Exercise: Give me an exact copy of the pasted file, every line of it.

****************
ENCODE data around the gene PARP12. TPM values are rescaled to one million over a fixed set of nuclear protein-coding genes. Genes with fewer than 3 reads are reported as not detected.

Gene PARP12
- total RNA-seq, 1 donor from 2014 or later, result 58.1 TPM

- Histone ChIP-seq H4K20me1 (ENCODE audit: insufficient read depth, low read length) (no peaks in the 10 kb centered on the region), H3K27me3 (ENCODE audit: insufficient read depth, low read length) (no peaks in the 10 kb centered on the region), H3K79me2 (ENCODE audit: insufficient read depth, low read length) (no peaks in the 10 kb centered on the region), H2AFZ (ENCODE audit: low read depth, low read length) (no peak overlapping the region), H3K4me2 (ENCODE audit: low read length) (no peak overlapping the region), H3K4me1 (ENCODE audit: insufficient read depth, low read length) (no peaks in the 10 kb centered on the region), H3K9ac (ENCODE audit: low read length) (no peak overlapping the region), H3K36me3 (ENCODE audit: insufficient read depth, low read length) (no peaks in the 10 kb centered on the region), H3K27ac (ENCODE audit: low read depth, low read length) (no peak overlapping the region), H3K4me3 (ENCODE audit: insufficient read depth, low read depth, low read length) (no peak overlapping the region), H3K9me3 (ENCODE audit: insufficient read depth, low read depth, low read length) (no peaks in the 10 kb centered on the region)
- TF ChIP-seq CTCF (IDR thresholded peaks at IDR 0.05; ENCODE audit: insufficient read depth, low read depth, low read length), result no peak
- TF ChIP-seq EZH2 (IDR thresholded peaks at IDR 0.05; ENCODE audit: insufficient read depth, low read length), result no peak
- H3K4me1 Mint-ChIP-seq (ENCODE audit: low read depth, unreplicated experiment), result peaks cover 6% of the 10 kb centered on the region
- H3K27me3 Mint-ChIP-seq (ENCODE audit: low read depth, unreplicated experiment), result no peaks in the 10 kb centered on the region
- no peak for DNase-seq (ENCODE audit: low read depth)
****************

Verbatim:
ENCODE data around the gene PARP12. TPM values are rescaled to one million over a fixed set of nuclear protein-coding genes. Genes with fewer than 3 reads are reported as not detected.

Gene PARP12
- total RNA-seq, 1 donor from 2014 or later, result 58.1 TPM

- Histone ChIP-seq H4K20me1 (ENCODE audit: insufficient read depth, low read length) (no peaks in the 10 kb centered on the region), H3K27me3 (ENCODE audit: insufficient read depth, low read length) (no peaks in the 10 kb centered on the region), H3K79me2 (ENCODE audit: insufficient read depth, low read length) (no peaks in the 10 kb centered on the region), H2AFZ (ENCODE audit: low read depth, low read length) (no peak overlapping the region), H3K4me2 (ENCODE audit: low read length) (no peak overlapping the region), H3K4me1 (ENCODE audit: insufficient read depth, low read length) (no peaks in the 10 kb centered on the region), H3K9ac (ENCODE audit: low read length) (no peak overlapping the region), H3K36me3 (ENCODE audit: insufficient read depth, low read length) (no peaks in the 10 kb centered on the region), H3K27ac (ENCODE audit: low read depth, low read length) (no peak overlapping the region), H3K4me3 (ENCODE audit: insufficient read depth, low read depth, low read length) (no peak overlapping the region), H3K9me3 (ENCODE audit: insufficient read depth, low read depth, low read length) (no peaks in the 10 kb centered on the region)
- TF ChIP-seq CTCF (IDR thresholded peaks at IDR 0.05; ENCODE audit: insufficient read depth, low read depth, low read length), result no peak
- TF ChIP-seq EZH2 (IDR thresholded peaks at IDR 0.05; ENCODE audit: insufficient read depth, low read length), result no peak
- H3K4me1 Mint-ChIP-seq (ENCODE audit: low read depth, unreplicated experiment), result peaks cover 6% of the 10 kb centered on the region
- H3K27me3 Mint-ChIP-seq (ENCODE audit: low read depth, unreplicated experiment), result no peaks in the 10 kb centered on the region
- no peak for DNase-seq (ENCODE audit: low read depth)